The WoLakota Project approach includes several key elements that all work together to help the Oceti Sakowin Essential Understandings be successfully implemented within schools.
- The Seven OSEU themselves (cultural “Essential Understandings”)
- Curriculum Development and modeling (done in schools)
- The development of OSEU aligned Lesson Plans (produced by SD educators who are a part of the OSEU Work Group)
- And MOST importantly… The Elder interview videos and Learning Questions (made available to anyone for free at www.wolakotaproject.org)
The Elder interview videos, in our experience, are the key element that makes all other three viable.
- Establishing Cultural & Educational Legitimacy: The OSEU (cultural understandings) gain leverage among both educators and communities due to the power of the faces and voices of the Elders. Rather than simply being a document on a shelf– or worse, a “mandate” that elicits both resistance among teachers who see no value in yet another task on their plate, and resistance among native communities who tend to be justifiably wary of “state sponsored” cultural initiatives– the Elder interviews become powerful learning connections and primary source materials for teachers, noted as legitimate and authentic by communities.
- Promoting Teachers as Co-Learners: All of the Curriculum development and modeling done in South Dakota incorporates the Elder interviews. They are at the heart of most of the lessons. Although there are many other resources being developed, the immediacy and “oral tradition” nature of Elders speaking, telling stories, singing, etc. is irreplaceable. Part of the modeling, in fact, is modeling how non-native teachers defer to the true experts—the Elders—on matters of culture. Teachers who are uncomfortable with teaching cultural elements that are not their own, are often very comfortable being a “fellow learner” along with students in listening and watching what a Native Elder has to share.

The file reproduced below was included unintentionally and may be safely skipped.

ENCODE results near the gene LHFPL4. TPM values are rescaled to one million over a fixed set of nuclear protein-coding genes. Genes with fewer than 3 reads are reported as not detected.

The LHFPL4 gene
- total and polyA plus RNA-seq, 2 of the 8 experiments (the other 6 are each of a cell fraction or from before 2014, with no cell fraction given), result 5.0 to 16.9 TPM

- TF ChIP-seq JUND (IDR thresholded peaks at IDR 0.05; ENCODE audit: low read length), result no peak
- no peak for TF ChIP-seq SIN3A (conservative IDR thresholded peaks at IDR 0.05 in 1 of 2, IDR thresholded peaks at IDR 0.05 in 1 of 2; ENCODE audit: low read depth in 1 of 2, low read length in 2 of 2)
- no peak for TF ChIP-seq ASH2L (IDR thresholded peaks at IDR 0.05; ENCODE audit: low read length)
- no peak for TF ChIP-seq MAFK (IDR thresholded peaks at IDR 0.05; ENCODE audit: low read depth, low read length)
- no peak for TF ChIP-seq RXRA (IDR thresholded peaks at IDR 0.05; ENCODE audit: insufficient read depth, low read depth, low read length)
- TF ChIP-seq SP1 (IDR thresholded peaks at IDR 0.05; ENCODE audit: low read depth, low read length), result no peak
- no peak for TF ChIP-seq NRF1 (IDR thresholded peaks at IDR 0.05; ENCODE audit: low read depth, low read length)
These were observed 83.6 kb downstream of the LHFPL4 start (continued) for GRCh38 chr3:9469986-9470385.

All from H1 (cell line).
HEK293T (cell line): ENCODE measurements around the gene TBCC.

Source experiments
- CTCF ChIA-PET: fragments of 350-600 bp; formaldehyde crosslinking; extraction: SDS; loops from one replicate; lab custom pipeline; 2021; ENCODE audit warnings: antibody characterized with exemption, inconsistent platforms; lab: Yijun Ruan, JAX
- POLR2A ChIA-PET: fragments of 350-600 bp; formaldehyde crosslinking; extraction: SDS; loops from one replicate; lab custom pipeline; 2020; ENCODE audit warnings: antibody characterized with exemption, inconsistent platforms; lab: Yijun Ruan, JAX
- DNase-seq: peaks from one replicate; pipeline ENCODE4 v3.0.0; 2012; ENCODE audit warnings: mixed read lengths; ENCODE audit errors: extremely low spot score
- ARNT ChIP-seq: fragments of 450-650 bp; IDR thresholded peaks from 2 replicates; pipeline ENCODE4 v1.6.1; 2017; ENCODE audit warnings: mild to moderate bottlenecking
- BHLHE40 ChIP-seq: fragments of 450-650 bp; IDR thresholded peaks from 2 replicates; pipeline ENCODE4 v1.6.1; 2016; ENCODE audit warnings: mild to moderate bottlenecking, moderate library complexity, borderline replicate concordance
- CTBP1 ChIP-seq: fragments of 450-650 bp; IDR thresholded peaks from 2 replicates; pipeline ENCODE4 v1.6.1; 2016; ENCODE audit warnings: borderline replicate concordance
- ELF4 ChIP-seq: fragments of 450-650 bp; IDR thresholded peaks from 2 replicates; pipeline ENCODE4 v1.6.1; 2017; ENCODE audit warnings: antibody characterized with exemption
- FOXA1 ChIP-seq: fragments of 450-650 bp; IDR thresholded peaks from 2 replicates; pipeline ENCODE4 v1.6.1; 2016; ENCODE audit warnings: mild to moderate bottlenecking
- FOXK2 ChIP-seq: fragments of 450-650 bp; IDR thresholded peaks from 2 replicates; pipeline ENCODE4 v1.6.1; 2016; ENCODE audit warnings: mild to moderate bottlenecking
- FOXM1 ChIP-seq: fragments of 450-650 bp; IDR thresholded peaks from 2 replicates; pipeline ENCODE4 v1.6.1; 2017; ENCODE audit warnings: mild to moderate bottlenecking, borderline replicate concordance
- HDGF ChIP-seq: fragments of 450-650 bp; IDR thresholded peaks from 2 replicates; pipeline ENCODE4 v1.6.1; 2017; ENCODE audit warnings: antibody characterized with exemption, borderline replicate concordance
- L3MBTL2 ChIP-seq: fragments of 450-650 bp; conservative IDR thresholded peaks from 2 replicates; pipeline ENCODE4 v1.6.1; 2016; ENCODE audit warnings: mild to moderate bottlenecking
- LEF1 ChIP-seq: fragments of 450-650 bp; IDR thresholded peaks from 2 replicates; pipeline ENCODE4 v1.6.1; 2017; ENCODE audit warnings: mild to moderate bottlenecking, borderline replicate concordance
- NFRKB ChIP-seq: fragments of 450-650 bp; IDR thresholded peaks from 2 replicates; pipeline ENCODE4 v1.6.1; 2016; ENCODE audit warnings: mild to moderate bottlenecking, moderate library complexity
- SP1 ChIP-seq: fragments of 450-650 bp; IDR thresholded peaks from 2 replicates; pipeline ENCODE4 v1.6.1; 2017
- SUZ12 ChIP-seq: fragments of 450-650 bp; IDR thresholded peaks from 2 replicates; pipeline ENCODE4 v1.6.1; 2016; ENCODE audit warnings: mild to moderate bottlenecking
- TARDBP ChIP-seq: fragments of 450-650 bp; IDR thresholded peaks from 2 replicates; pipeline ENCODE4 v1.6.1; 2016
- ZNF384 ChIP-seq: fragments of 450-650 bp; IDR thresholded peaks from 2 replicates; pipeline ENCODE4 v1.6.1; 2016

- Building a Bridge to Local Cultural Expertise: Our new teachers and our experienced Teacher Leaders often find themselves, especially at first, at a loss for whom to ask within their communities concerning cultural issues. The availability of the Elder interviews gives these educators “vetted” cultural experts to turn to immediately as they begin the journey of getting to know the communities within which they teach. As they gain confidence, and as they transition to meeting and interacting with the Elders or cultural experts who may actually live and work in the communities in which they teach, they are more likely to settle in to those communities and feel success for themselves and their students. The Elder interviews are a vital part of that transition for new teachers.
- Preserving a Priceless State Treasure: The added benefit of the Elder interviews is that they create a priceless library of knowledge, wisdom, story and song that might otherwise be lost. Our only regret is the many Elders who have passed on before we were able to interview them. Every year, we lose more Elders whose knowledge leaves with them. We believe that in 100 years, whatever the Educational benefits that occurred in our schools associated with the WoLakota Project and Oceti Sakowin Essential Understandings, the Elder interviews themselves will be a state treasure. For all of these reasons and more, we believe they are a vital element in the work of establishing Native American Essential Understandings in any state or setting.